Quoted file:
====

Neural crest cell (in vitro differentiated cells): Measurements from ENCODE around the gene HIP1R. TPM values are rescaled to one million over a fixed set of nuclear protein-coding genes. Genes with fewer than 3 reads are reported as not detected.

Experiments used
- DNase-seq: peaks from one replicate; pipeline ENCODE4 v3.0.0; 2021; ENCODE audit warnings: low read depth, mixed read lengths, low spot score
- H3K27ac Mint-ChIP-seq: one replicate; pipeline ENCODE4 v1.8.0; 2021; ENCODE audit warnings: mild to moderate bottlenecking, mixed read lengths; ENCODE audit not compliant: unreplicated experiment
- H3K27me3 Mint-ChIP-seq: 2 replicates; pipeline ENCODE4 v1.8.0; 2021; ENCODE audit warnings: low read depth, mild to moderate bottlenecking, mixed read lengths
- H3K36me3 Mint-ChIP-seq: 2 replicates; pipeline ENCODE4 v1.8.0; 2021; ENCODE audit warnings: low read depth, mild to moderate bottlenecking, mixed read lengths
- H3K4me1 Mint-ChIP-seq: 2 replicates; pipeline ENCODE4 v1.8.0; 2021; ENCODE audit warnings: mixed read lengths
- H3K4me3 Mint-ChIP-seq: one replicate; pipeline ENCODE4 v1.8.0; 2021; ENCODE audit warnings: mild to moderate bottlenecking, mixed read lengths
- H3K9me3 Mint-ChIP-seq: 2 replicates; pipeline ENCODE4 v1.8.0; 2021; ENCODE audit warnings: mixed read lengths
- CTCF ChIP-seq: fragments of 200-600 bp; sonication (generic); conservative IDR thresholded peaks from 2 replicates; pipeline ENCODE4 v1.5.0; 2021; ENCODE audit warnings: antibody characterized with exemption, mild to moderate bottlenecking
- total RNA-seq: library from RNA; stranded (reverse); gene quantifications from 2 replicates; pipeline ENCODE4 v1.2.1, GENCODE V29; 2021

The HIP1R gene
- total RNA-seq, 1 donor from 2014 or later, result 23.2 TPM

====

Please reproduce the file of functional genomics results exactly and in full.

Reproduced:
Neural crest cell (in vitro differentiated cells): Measurements from ENCODE around the gene HIP1R. TPM values are rescaled to one million over a fixed set of nuclear protein-coding genes. Genes with fewer than 3 reads are reported as not detected.

Experiments used
- DNase-seq: peaks from one replicate; pipeline ENCODE4 v3.0.0; 2021; ENCODE audit warnings: low read depth, mixed read lengths, low spot score
- H3K27ac Mint-ChIP-seq: one replicate; pipeline ENCODE4 v1.8.0; 2021; ENCODE audit warnings: mild to moderate bottlenecking, mixed read lengths; ENCODE audit not compliant: unreplicated experiment
- H3K27me3 Mint-ChIP-seq: 2 replicates; pipeline ENCODE4 v1.8.0; 2021; ENCODE audit warnings: low read depth, mild to moderate bottlenecking, mixed read lengths
- H3K36me3 Mint-ChIP-seq: 2 replicates; pipeline ENCODE4 v1.8.0; 2021; ENCODE audit warnings: low read depth, mild to moderate bottlenecking, mixed read lengths
- H3K4me1 Mint-ChIP-seq: 2 replicates; pipeline ENCODE4 v1.8.0; 2021; ENCODE audit warnings: mixed read lengths
- H3K4me3 Mint-ChIP-seq: one replicate; pipeline ENCODE4 v1.8.0; 2021; ENCODE audit warnings: mild to moderate bottlenecking, mixed read lengths
- H3K9me3 Mint-ChIP-seq: 2 replicates; pipeline ENCODE4 v1.8.0; 2021; ENCODE audit warnings: mixed read lengths
- CTCF ChIP-seq: fragments of 200-600 bp; sonication (generic); conservative IDR thresholded peaks from 2 replicates; pipeline ENCODE4 v1.5.0; 2021; ENCODE audit warnings: antibody characterized with exemption, mild to moderate bottlenecking
- total RNA-seq: library from RNA; stranded (reverse); gene quantifications from 2 replicates; pipeline ENCODE4 v1.2.1, GENCODE V29; 2021

The HIP1R gene
- total RNA-seq, 1 donor from 2014 or later, result 23.2 TPM